How To Store Your Fishing Hooks To Maximize Your Success

The best system for storing your hooks.

How long have you struggled with finding a way how to store your fishing hooks that eliminates rust and the chaotic mess that traditional keepers deliver after hours of preparation is wrecked in one 65 mph run across some chop?  You get to your first spot, break off a big one, go to grab a new hook and find a heaping pile of spaghetti where your hooks used to stand at attention.  Or you think you have an answer but some rust shows up to quickly remind you there’s a continuous learning curve to embrace?  This was me, for years, until a friend of mine gave me an idea that I tweaked and have found solves every issue I ever had with hook storage.  Now that the offseason is underway for most people, this is the perfect time for you to implement this system for yourself.  What you’ll get out of it is:

  • Organization and Identificationhow to store your fishing hooks
  • No rust
  • No tangling
  • ability to store over 10,000 hooks in one box

Here’s what you’ll need to start:

  • 1 Plano 3700 series box
  • 1 package of 4mil ziplock bags (commercial grade) (3″ x 5″) 500 count
  • Packages of Trokar Hooks (assorted to suit your personal preference)


Step 1.  Arrange Dividers

how to store your fishing hooksProper hook storage is an essential component to landing big fish.  Points need to stay sharp and rust free, and you can’t waste time searching for new hooks when you’re trying to stay on the school and on the pattern!  Your 3700 box should be arranged so that there are three sections across each horizontal row.  Two sections will perfectly hold the bags, one section (I make this the middle section), will be slightly smaller and require some folding of the bag to fit.  This middle section is where I place the hooks that I use most often, so they’re most accessible.


Step 2.  Create A System

I like to have different sizes of the same style hook, so that I can have a Trokar Hook Storageparticular presentation to meet the needs of different baits.  To put that more specifically:  a plastic worm comes in many different sizes, and will require different size hooks.  So I use each divided section as a place to put each category I create.  Some examples might be flipping, offset worm, swimbait, wacky, drop shot, etc.  That way I will have a filing system similar to an upright cabinet full of folders.  I then take a label maker, mine happens to be a p-touch, and create stickers for each of these labels and place them on the inside of the lid, in the corresponding location, so that when I open the box fully I can see what each divided section contains.  *Side note:  after getting used to this system you won’t need the labels anymore, but your buddies will be glad you have it.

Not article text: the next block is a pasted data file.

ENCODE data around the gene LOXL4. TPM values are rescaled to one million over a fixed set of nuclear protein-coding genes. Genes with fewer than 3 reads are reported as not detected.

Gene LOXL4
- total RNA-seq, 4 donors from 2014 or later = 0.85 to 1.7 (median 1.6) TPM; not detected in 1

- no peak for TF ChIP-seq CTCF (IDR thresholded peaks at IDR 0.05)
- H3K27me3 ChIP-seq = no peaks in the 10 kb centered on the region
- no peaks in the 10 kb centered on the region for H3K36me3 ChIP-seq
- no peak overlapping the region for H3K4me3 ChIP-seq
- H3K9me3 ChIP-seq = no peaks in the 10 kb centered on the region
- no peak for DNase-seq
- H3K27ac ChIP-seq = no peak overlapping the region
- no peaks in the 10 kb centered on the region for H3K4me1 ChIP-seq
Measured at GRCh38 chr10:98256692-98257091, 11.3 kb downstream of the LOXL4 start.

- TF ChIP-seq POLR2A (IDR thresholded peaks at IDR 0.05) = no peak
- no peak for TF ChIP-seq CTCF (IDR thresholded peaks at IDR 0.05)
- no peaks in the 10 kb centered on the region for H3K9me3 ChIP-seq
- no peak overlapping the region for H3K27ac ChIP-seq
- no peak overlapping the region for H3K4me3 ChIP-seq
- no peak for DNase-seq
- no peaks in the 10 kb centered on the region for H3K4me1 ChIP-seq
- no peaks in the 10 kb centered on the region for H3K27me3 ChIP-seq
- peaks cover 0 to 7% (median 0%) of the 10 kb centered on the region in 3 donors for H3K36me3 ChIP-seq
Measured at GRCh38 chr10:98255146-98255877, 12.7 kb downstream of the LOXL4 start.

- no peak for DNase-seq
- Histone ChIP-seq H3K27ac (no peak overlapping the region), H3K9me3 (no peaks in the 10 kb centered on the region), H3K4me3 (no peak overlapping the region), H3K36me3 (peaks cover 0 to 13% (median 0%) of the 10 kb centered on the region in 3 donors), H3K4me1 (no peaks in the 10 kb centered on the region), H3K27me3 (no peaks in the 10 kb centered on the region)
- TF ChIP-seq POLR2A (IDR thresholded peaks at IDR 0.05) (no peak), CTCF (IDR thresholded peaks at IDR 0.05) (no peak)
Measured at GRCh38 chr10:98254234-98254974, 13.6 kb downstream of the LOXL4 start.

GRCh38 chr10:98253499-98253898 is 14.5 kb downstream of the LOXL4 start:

Step 3.  Identify

This is my favorite part of the system.  I take a bag, I empty a package of hooks, put the hooks in the bag, but then I take a pair of scissors and cut the paper from the hook packaging in half.  I take the bottom half that tells me the model number, and will often have a qr code (those weird black and white boxes that look like melting cookies and cream ice cream), and put that in the bag as well so that I can easily tell what I’m using, but more importantly what to reorder to be sure I don’t get the wrong hook.  It also lets me put each bag in order 1/0, 2/0, 3/0, etc, so I can get right to the hooks I need without fumbling around and searching.  I can easily fit multiple packages of hooks in one bag.

There  you have it!  My personal preference for storing my hooks.  If you have a method of your own, leave a comment and share it!  Maybe I’ll learn something from you that’ll help me improve this system even more! For more tips and articles check out my website


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